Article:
May had generally been a wet month in England, but fortunately that day the weather was fine and dry. There was a large turnout, including children and their families, for the special mass at St Matthias Church in Worcester Park. There were obviously many people there who did not normally go to church. Nithya, Anya and I sat on a specially reserved bench near the altar along with Mum and Dad. Some of our close friends including our immediate neighbours joined us in the bench behind.
I thought the service went very well. Much credit goes to Fr. Kevan, the catechists and the choir. In his sermon, Fr. Kevan held up a famous allegorical painting (known as “The Light of the World”) by the English painter William Holman Hunt. It depicted Jesus knocking at an overgrown and long-unopened front door. We are like the person living in the house. Jesus always knocks at the doors of our hearts, but only we can choose to let Him in.
After mass, there was a small party for all the children in the church hall. We did not stay for that as we had arranged a special celebration for Anya at a local Italian restaurant called Positano. Some of close friends and cousins joined us for that.
Due to problems I had earlier with another restaurant, I half dreaded some last minute problem. My anxiety proved to be unfounded as the party turned out to be a grand success. The portions were generous and the service good. What was important to me was the atmosphere: it was joyful and but in keeping with the significance of the occasion. There were some people there who were not even Christians, let alone Catholics.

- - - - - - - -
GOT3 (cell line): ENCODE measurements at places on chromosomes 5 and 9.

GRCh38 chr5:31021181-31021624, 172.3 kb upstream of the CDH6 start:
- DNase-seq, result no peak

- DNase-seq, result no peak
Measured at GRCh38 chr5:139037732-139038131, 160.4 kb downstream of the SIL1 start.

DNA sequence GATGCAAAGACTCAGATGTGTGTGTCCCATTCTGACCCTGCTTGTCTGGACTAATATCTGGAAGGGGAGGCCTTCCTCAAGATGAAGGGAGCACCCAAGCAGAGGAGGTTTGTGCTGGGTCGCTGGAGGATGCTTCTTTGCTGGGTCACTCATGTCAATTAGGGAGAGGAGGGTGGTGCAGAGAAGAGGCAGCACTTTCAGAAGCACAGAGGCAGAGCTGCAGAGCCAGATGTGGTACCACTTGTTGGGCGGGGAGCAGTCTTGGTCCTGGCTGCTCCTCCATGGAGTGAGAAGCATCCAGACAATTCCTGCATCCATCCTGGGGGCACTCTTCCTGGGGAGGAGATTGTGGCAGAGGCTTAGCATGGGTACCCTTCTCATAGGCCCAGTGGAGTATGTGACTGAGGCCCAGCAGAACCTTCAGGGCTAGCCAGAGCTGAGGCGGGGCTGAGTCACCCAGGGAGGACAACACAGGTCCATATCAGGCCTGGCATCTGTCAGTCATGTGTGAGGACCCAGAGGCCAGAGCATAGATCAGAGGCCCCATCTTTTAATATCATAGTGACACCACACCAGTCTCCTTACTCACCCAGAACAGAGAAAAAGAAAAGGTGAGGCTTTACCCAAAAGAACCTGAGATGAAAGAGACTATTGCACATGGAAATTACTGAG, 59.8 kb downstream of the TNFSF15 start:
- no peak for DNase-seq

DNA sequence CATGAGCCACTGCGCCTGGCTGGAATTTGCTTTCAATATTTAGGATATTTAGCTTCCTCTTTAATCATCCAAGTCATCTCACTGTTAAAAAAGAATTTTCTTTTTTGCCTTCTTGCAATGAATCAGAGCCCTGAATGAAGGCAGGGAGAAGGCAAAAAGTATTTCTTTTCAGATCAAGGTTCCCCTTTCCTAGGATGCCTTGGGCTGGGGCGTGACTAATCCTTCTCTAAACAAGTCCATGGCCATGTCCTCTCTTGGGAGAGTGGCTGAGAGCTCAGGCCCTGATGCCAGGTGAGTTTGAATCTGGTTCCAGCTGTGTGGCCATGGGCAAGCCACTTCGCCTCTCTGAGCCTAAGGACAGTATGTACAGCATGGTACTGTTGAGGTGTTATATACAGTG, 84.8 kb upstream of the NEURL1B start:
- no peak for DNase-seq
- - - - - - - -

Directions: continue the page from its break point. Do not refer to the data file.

I was pleased with the way everything went. I enjoyed the mass as well as the party. All the work in planning and organising the event paid off. The celebrations befitted the occasion, which was an important one in Anya's life.
I made a short speech before the meal in the restaurant. This is what I said:
Ladies and gentleman, boys and girls. I’d like to thank you for coming today to celebrate Anya’s First Holy Communion. I know some of you have come long distances. There are people here from Birmingham, Coventry and Hertfordshire. So thank you for coming. We appreciate it. I hope you will enjoy the food today. A special thanks to Emilio and his staff for making all this possible.
Now we all need food, food of different kinds. The body needs material food, the mind needs intellectual food, and our spiritual life needs spiritual food.
Jesus said: “I am the living bread which came down from heaven; if any one eats of this bread, he will live for ever; and the bread which I shall give for the life of the world is My flesh.”
To us Catholics, the Eucharist or Holy Communion plays a central role in our lives. In many it recreates the Last Supper when Our Lord instituted the Eucharist. It is the THE sacrament, and all other sacraments are enriched by it. Give us this day our daily bread. Jesus loved us so much that He wanted to be with us and within us, and that is the reason for the Eucharist.
So that is why this is a memorable day in Anya’s life. She has been preparing for it for the last few months, going to her communion classes every week and learning what it all means. We are proud of her. She is a talented girl and she brings a lot joy in our lives. Her catechist, Sr. Sheila, said she is a budding theologian. A few months ago she wrote some lovely lines about Jesus. I just want to read to you what she wrote:
“Jesus is like a delicate petal. Everything He does is perfect. How can anybody be bad to Him? He is the light of the world. I love Him deep down in my heart. He will lead us in the right path.”
That’s not bad for an eight year old. We are pleased that the seed of faith is planted within her. In time we hope it will grow and blossom and make her into a lovely, caring, considerate and responsible girl.
Thanks once again. Enjoy the meal.